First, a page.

Steps to move from disease management to whole-person care

Making this paradigm shift won’t happen overnight. But here are the most important aspects to emphasize as health organizations move from disease management to self-managed prevention:

1. Self-management and activation

For starters, clinicians need a way to engage patients in self-management. 

With digital health platforms like Melon, providers can ‘prescribe’ a digital health program specific to the patient’s needs and extending support beyond the clinic.

2. Coordination with primary care

This points back to patients’ connection with primary care physicians. When clinicians connect wellness goals with digital tools, patients have the support and information they need to make behavior changes. In addition, by tying patients more closely to primary care providers, IDNs can preserve their referral streams and boost patient retention.

3. Empowered patients

There are two important facets when it comes to empowering patients—connection and education. A platform like Melon augments in-person programs so patients can stay connected to their peers. Patients can submit progress reports via this platform. They can also receive useful advice and ongoing motivation from both peers and health coaches.

Melon also acts as a stand-alone tool for providers who need a way to engage patients and monitor their conditions. By partnering with online health coaches, providers can give patients access to self-management programs without having to create one themselves.

These points of connection end up fuelling patient education as well. Oftentimes, peers have gained a wealth of experience by managing similar conditions. Because of this, online communities act as a volunteer workforce that offers other patients useful advice based on personal growth. 

Health coaches also provide education by monitoring patients’ progress and symptoms. For instance, when patients hit a wall with weight loss goals, health coaches can help patients problem-solve. As a result, patients learn more about long-term lifestyle changes and self-management.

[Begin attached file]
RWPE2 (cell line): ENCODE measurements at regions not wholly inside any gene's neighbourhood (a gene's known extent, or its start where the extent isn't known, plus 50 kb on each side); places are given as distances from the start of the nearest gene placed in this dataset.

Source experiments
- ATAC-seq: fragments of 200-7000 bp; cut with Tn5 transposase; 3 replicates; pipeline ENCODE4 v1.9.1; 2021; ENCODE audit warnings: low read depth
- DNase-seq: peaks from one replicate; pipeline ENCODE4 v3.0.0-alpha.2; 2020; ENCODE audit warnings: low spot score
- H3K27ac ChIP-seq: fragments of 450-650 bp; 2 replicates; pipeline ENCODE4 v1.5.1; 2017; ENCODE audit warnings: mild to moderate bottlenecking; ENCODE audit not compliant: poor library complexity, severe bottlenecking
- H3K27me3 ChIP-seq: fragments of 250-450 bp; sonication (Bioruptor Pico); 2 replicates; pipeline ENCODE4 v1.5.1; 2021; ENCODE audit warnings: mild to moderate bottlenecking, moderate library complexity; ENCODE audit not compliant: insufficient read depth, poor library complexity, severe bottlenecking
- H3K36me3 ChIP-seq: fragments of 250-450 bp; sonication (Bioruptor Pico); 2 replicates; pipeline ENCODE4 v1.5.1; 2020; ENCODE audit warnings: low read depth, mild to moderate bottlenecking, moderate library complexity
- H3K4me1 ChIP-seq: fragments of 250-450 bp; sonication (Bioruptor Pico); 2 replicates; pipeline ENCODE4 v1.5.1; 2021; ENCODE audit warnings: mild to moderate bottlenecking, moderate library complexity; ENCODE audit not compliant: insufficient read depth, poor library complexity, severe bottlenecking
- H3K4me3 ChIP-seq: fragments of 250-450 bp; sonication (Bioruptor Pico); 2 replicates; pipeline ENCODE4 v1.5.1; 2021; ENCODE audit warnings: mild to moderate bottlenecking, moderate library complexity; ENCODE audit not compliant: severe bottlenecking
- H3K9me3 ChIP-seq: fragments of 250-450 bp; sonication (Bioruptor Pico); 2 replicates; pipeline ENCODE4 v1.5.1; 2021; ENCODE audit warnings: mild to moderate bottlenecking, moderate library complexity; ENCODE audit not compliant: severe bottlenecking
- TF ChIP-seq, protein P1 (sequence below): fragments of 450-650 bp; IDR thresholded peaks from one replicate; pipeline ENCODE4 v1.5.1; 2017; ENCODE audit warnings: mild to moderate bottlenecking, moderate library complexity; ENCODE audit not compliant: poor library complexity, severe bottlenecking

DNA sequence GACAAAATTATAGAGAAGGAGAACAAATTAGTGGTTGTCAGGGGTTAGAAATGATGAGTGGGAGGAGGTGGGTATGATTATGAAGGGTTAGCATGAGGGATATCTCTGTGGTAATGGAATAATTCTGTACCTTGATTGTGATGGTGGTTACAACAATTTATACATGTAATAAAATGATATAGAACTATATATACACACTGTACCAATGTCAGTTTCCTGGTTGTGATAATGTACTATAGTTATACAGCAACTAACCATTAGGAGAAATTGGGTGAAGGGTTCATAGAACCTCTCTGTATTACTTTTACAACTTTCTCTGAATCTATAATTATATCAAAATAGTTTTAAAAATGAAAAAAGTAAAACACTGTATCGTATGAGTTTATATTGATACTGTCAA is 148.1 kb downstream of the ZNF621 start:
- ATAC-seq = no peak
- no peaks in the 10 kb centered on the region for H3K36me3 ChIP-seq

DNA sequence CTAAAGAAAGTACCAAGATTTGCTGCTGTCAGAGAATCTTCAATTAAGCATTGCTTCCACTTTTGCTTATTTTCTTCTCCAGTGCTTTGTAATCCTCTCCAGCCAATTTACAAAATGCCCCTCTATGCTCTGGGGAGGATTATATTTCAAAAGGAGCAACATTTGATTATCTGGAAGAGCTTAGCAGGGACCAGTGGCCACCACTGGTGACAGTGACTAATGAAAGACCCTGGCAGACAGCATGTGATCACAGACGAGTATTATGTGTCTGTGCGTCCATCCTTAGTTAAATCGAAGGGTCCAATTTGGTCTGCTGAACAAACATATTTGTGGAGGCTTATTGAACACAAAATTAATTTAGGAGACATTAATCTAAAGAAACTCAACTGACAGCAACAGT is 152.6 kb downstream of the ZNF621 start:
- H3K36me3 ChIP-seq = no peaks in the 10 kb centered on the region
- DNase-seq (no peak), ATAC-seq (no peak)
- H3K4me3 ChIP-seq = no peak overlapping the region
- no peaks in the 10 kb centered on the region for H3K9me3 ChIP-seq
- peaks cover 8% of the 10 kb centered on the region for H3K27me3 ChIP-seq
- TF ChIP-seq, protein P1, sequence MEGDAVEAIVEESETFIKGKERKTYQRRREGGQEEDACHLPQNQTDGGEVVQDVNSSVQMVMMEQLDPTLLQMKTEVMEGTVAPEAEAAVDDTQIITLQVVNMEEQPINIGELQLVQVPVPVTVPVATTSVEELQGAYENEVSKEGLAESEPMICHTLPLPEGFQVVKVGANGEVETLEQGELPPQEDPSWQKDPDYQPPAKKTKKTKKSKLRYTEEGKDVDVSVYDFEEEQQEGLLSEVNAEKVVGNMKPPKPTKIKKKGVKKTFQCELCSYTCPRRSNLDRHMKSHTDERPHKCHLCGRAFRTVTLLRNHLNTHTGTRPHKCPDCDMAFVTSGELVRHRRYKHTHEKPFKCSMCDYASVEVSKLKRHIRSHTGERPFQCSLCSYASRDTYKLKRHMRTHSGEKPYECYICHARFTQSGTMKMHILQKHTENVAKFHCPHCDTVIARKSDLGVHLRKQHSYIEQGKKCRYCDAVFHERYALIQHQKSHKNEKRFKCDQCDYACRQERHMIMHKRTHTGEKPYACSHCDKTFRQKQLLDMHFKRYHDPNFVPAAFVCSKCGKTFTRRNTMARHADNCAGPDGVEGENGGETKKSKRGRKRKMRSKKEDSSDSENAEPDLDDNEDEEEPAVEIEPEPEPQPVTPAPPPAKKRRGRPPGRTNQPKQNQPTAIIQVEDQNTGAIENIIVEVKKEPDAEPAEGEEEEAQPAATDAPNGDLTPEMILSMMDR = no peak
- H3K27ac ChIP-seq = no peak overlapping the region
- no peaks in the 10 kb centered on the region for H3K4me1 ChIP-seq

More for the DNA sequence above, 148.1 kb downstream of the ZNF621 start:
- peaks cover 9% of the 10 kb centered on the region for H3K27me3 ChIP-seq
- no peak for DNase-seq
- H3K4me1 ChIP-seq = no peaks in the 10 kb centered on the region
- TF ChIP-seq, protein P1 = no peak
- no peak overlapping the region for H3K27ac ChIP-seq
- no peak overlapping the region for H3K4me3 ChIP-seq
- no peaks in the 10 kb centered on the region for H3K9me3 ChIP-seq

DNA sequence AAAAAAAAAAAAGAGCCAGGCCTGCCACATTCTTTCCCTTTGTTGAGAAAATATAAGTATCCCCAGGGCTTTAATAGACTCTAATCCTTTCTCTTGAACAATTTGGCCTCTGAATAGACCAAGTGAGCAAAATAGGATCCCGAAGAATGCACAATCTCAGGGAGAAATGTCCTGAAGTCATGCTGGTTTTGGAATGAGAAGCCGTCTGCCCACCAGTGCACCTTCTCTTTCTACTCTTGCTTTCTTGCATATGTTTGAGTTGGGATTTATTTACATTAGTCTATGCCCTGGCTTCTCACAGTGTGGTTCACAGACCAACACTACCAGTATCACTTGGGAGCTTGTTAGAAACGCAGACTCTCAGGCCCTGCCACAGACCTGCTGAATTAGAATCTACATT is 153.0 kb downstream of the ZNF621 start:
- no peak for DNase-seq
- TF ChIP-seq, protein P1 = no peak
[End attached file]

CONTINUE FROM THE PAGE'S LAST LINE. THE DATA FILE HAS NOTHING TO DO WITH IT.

4. Address the elements that contribute to comorbidities

Chronic illnesses often give rise to other ongoing conditions. Clinicians need a way to simultaneously treat all aspects of a person’s wellness. 

From depression and anxiety to heart disease and diabetes, these difficulties affect long-term outcomes for patients with chronic illness. If depression, for instance, isn’t treated alongside diabetes, patients may find it difficult to eat better or exercise. 

Melon’s digital health tools emphasize whole-person care so that clinicians can treat multiple conditions at one time. When health coaches conduct motivational interviewing, patients can address mental and emotional barriers that prevent them from self-managing their illness. 

As a result, these patients are prepared to make changes that last for the foreseeable future. This allows primary care practices, hospitals and IDNs to conserve revenue and improve patient outcomes at the same time.

What are some other ways providers can help reduce costs associated with chronic disease? 

Topics: healthcare,, digital health, value based care